Blood Sisters

By Aisha Kabiru Mohammed | Jun 7, 2022

Blood sisters,  newly released by Netflix, has become one of the most talked-about Nigerian shows this year with a star-studded cast of Ini-Dima Okojie, Nancy Isime, Kate Henshaw, and Joke Silva, Ramsey Noah, and others, directed by Kenneth Kyang and Biyi Bandele. 

The series tells the tale of two friends, Kemi(Nancy Isime) and Sara (Ini-Dima Okojie). They are on the run after Kemi murders Sara's abusive husband, Kola(Deyemi Okanlawon), in self-defence.

The four episodes of the series take us with them as they cover up the murder, run away from the police and bodyguard/ henchman of Kola's Mother, who carries the countenance of a mob boss. 

There are a lot of things to talk about in this series. The gorgeous costumes and beautifully written plot are a few of them; in 4 hours plus, blood sisters cover intimate partner violence, the corruption of Nigerian Police and the possible effects of a dysfunctional family.

To capture them all, I will review each episode. If you haven't watched the movie, I'll spoil it.


Episode 1; "A very bloody affair."


This episode was everything that a first episode should have.

Pardon me, but I will mention the costumes in this movie many times because it is one of the remarkable things besides the plot. The episode opens with Kola making a drawing of Sarah in the middle of a very serious-looking meeting.   (Which I thought was so awkward and unnecessary. Who draws in the middle of a session?)

Kola leaves the meeting, and we see a host of guests move into a hotel for his and Sarah's engagement. I am shocked and feel very old because the hot babes of the early 2000s, Uche Jumbo and Kate Henshaw, are mamas to grownups. I am also repulsed and enthralled by the relationship between Kola and his mother(Kate Henshaw). I am ecstatic that Kate Henshaw is the villain, maybe because she plays it so well.

Timeyin( Genoveva Umeh) cracked me up with this statement "Who do I have to fuck to get a drink around here". Later on in the episode, there is a fight that many people on Twitter think is poorly directed, a battle between the killer sent by Femi(Gabriel Afolayan) Kola's brother to kill him, and he efficiently protects himself without his cap even shifting. I don't think it was poorly directed, though.

Blood sisters wouldn't have even happened if the assassin killed him if the killer killed Kola, and then we wouldn't have had the movie. I wonder why Kemi thought it was a good idea to butcher the head of Kola's dead body, though. I guess it showed that they were amateur killers. Overall the writing and directing of The first episode were good, minus a few awkward moments here and there. It was an excellent start to the series.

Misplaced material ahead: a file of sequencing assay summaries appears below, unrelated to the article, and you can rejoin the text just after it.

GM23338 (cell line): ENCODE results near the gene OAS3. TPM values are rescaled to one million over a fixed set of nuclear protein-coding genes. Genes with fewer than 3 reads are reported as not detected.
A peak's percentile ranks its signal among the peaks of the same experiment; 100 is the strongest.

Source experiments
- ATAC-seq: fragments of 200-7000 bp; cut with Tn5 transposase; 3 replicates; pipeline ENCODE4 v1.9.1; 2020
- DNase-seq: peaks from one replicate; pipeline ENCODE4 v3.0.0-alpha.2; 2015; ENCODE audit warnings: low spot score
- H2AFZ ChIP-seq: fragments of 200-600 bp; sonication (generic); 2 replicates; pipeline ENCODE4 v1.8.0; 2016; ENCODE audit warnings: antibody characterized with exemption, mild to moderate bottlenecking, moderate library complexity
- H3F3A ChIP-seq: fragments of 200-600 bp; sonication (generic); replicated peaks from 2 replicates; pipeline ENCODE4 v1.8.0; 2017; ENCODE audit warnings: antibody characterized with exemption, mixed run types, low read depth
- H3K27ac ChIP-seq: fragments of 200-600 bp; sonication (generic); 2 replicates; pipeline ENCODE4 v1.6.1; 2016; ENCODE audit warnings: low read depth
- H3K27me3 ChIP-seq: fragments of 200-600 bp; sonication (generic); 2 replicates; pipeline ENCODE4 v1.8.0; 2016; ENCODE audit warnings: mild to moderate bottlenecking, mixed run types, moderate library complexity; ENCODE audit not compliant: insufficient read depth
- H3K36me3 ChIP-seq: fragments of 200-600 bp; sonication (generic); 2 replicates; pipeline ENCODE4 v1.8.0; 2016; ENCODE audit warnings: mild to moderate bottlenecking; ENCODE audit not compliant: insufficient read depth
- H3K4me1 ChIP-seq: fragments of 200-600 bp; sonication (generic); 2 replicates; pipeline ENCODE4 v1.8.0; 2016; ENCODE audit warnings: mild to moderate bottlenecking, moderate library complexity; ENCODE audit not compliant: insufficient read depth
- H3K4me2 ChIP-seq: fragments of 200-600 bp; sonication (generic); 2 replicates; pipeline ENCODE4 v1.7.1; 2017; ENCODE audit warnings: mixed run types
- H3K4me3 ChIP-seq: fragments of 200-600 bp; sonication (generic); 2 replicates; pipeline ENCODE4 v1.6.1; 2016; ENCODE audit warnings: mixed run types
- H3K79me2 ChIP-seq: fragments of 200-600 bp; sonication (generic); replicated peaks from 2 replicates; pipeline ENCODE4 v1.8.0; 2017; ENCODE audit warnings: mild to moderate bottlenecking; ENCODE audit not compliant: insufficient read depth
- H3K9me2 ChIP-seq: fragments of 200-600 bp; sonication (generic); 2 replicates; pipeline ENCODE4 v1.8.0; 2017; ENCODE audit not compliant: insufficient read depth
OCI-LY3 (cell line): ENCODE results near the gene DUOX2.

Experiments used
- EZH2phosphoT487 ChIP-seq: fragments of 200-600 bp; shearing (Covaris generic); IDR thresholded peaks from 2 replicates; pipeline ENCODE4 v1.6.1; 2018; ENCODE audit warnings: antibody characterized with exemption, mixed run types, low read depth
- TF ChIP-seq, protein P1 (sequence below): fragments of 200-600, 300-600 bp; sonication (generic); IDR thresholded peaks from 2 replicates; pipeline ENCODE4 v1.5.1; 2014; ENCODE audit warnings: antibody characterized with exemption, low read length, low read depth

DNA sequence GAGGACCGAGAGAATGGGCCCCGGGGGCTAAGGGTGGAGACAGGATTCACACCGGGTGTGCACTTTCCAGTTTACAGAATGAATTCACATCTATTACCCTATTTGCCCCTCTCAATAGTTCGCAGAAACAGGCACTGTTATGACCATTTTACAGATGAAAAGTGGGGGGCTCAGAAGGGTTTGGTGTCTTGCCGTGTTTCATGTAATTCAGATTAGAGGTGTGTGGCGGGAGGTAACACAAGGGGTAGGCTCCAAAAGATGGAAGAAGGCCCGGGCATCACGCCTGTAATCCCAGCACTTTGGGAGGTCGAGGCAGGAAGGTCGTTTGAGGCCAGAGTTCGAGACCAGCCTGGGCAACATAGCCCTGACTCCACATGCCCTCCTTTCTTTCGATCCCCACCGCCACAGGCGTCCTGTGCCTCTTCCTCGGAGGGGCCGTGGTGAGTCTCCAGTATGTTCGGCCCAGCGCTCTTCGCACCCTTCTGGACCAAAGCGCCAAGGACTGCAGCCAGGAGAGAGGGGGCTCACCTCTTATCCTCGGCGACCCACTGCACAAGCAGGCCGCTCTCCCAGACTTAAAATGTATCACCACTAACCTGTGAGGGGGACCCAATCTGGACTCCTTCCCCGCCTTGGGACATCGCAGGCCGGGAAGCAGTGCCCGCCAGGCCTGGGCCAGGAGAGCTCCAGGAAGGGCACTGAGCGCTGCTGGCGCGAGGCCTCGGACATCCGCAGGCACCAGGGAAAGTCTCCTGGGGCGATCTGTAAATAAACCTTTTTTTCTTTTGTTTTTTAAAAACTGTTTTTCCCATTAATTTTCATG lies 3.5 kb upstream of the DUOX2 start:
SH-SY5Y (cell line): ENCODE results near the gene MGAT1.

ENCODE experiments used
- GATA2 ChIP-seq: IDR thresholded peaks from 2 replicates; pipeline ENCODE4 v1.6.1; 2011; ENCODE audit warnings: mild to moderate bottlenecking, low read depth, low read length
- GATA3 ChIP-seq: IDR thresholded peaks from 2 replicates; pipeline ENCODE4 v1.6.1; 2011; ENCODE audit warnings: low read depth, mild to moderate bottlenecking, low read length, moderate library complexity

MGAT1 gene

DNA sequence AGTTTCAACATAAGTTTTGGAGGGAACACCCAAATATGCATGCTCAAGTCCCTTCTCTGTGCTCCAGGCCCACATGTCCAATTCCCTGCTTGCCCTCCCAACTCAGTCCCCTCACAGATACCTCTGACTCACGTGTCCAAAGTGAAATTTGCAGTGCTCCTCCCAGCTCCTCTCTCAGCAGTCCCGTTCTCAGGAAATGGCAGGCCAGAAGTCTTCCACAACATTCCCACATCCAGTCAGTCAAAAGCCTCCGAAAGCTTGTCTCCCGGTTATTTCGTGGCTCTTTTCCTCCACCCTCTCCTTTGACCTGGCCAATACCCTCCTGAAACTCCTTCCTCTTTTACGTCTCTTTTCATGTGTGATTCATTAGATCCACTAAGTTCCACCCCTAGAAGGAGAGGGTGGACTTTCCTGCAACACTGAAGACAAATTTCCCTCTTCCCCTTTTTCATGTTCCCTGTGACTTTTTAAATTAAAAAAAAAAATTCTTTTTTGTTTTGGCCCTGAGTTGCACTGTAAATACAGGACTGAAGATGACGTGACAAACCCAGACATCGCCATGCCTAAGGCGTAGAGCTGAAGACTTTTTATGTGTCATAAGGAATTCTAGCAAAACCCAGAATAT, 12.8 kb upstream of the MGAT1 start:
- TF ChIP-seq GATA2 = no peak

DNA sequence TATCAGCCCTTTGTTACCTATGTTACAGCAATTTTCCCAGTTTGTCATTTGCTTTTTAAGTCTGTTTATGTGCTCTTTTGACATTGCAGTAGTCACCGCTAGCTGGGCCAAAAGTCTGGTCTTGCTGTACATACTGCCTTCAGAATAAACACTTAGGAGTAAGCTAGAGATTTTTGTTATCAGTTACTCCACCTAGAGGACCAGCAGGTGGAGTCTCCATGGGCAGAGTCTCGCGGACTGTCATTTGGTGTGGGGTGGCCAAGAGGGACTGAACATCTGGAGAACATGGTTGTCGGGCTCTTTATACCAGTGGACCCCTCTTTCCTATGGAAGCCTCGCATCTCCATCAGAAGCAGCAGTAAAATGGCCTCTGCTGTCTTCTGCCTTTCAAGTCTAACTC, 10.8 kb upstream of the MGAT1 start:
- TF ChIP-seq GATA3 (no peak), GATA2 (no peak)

Episode 2; "Run, sisters, Run."


While I watched the first episode, I kept saying they shouldn't have buried the body. Maybe I watch too much true crime. They do not cover their tracks well enough, which is proof that they are amateur killers and a photographer who has captured them puts the body into Kemi's car and begins to blackmail them. I thought the photographer was irritating, and I was happy when he was killed off; sadly, he added nothing significant for me, and his death was unceremonious.

If anything, his blackmail revealed to us a side of Kemi that was quite intriguing. I didn't expect her to know a drug baron, which impressed me. We also met officer Chicago(Wale Ojo), and I loved this character. The fact that he was struggling to shove his English accent down was a turn-off, but overall, this episode was a good enough sequel to the first one. I've only found what, for me, is a plot error with Femi and his wife(Kehinde Bankole).

The sexual tension between them is uncommon, especially for a middle-aged Nigerian couple.


Episode 3; "The Hunt"


Dogs unearth the grave that Kemi and Sarah should never have buried Kola in. This is unbelievable because we see them put a lot of effort into making the grave deep, and the dogs casually remove the blanket and Kila's decapitated head. There's a little bit of a story or directing flaw in this. I don't believe it was intentional. This discovery leads the police to question Sara and Kemi, and when Kola's mother, Uduak, finds out he is dead, she sends Sara out of the house and tells her henchman/bodyguard, Uncle B(Ramsey Noah), to find the killer of her son. I can't lie; Ramsey Noah's acting in this movie was impeccable, with very few words, but we got everything we needed to get from the performance.

Sara and Kemi are on the run in this episode, and they go from the slums in Makoko to the arms of an organ smuggler. I think they were too naive. Who relaxes in the house of a stranger? Very few people notice that the organ smuggler doesn't want Sara's kidney, the exact spot that Kola repeatedly hits. I didn't see it either until mum told me about it. I think that is such thoughtful and intentional storytelling. This episode makes me sympathise with my friends. They go through a lot in it, and we feel the stress they go through.


Episode 4; "The Catch" 


The last episode is my favourite. Maybe because his friend(Daniel Etim Effiong) does the novel and noble thing of investigating his friend and shares that he is a woman-beater with officer Chicago, this is one of the most important themes of the show's story. He doesn't dismiss his friend and believes the victims; a quality countless #Metoo movements have been trying to get people to do so. I wish the series would have put out more episodes. But as a massive fan of open-ended stories, four ended perfectly well. 

Genoveva's acting was a thing to behold. 



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